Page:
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'Compassionate Doctors' physician found guilty for $4 million fraud, slapped with 19-year sentence

Fake visiting physician's practice actually involved patient marketers using paid "patients" to get prescriptions for controlled substances.

Beth Jones Sanborn, Managing Editor

Department of JusticeDepartment of Justice

Farmington Hills, Michigan physician Adelfo Pamatmat will spend 19 years in prison for his role in a prescription pill distribution operation in which he personally racked up $4 million in healthcare fraud, the Department of Justice announced.

Pamatmat, 71, was found guilty of conspiracy to illegally distribute prescription drugs and conspiracy to commit health care fraud. His conviction, along with two other defendants, stems from the operation of a sham medical practice known as Compassionate Doctors, which was supposed to be a visiting physician's practice. In reality, it involved patient marketers bringing paid "patients" to residences to obtain fraudulent prescriptions for controlled substances.

Medicare was billed for medical examinations and tests that were either done improperly or not at all. The marketers would fill the prescriptions at cooperating pharmacies, then sell the drugs on the street market, the DOJ said.

[Also: Running list of notable 2017 healthcare frauds]

Evidence showed Pamatmat worked at the fake practice from 2007 until 2009, and even after he left, he continued his fraudulent activities until his 2013 arrest. Despite having been ordered not to prescribe controlled substances, sentencing evidence showed he kept prescribing controlled substances in 2014 and 2015, a violation of his bond, the DOJ said.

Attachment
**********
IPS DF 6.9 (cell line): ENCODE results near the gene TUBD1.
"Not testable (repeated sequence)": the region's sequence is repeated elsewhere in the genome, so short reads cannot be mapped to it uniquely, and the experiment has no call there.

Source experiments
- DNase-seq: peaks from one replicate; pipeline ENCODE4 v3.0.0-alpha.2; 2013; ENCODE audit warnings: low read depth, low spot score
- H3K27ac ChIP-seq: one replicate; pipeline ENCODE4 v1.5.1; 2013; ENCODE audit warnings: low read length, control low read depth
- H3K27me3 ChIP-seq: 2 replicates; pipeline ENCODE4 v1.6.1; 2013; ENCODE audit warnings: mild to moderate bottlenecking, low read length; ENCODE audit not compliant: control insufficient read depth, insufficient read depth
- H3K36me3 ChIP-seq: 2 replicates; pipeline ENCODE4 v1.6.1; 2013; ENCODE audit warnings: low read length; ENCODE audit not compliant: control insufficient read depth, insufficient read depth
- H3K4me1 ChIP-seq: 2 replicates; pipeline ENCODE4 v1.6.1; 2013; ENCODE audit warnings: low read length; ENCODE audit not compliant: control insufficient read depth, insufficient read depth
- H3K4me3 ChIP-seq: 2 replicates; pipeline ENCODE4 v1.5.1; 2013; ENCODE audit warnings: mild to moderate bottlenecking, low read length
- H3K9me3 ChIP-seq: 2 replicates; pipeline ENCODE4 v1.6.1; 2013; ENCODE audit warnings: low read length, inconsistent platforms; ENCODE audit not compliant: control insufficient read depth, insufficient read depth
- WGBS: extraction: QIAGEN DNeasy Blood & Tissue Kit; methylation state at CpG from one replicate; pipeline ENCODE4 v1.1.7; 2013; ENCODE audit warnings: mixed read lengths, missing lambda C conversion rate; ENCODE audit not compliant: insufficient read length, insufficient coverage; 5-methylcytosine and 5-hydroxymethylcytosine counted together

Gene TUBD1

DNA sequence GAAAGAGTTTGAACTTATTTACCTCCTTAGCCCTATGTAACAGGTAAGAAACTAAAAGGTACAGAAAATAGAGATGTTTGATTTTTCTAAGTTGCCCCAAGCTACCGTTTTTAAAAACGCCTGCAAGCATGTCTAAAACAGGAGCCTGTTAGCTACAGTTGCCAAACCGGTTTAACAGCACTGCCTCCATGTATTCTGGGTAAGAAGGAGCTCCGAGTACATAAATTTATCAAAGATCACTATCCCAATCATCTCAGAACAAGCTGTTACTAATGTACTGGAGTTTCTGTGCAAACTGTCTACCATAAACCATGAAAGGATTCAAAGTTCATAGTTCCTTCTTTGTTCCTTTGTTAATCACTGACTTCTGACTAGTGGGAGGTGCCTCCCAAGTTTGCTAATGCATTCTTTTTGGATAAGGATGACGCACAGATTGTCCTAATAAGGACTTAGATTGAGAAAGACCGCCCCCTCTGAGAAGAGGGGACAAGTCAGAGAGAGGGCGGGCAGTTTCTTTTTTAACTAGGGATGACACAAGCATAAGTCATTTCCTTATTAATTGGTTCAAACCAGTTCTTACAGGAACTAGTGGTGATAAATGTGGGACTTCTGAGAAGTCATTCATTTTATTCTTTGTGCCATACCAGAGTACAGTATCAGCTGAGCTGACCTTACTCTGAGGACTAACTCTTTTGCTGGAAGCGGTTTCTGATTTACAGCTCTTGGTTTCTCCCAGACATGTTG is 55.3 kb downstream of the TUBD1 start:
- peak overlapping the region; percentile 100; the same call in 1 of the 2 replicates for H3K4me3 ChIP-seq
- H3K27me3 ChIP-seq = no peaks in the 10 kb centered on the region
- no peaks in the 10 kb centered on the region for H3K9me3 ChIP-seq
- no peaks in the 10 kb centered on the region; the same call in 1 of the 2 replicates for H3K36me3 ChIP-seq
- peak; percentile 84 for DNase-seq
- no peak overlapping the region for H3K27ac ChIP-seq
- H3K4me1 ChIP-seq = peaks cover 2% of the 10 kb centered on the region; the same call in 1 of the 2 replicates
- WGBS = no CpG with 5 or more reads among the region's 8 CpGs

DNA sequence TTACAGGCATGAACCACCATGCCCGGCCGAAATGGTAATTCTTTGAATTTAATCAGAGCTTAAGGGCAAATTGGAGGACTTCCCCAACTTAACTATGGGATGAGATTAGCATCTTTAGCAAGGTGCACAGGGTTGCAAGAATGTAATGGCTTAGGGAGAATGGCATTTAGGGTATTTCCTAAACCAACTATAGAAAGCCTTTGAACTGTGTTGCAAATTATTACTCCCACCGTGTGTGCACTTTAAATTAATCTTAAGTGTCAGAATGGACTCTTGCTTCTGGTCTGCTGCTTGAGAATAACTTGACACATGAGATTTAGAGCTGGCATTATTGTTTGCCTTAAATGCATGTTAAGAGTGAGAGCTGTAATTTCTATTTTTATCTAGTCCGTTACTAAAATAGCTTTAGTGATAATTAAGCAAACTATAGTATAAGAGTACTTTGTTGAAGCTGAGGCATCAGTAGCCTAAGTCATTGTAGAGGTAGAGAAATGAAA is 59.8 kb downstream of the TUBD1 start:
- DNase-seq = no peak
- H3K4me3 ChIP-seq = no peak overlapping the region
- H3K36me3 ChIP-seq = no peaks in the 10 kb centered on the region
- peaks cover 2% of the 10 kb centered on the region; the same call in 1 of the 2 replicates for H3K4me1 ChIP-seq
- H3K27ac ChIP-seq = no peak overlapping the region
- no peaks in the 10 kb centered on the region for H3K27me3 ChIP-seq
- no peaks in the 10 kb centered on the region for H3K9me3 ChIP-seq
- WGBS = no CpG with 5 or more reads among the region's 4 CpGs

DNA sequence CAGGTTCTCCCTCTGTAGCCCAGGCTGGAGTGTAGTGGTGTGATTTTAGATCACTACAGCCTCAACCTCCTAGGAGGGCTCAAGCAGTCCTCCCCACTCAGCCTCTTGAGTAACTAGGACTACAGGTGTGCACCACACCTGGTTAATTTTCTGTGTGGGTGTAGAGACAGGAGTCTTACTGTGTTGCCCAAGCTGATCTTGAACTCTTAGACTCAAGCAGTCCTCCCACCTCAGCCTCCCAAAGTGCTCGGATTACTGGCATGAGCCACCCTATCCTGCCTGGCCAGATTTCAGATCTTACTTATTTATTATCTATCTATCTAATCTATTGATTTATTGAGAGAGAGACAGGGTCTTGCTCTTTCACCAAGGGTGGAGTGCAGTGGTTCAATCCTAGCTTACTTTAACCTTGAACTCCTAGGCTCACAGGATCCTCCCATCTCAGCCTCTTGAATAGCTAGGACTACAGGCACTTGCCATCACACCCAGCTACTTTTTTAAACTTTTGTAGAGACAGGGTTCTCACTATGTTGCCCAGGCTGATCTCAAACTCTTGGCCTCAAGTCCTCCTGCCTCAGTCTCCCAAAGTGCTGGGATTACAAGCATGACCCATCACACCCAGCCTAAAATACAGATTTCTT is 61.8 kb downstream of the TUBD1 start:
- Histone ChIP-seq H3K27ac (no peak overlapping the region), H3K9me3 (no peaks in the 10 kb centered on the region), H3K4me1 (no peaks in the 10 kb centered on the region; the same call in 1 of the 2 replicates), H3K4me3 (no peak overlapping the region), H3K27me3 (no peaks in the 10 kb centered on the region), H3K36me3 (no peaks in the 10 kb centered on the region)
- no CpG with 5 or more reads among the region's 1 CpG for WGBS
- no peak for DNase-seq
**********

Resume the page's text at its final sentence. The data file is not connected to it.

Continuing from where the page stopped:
"Dr. Pamatmat was personally responsible for illegally prescribing over 200,000 dosage units of oxycodone (including Oxycontin) and opana, powerful Schedule II opiates. He illegally prescribed over 1 million dosage units of another opiate, hydrocodone (Vicodin, lortab), and over 3 million dosage units of controlled substances of all kinds. He was responsible for over $4 million in health care fraud."

Pamatmat was one of 44 defendants named in an indictment unsealed back in March of 2013. Since then, five other doctors and pharmacists have either pleaded guilty to related charges or were convicted at trial, the DOJ said.

Twitter: @BethJSanborn

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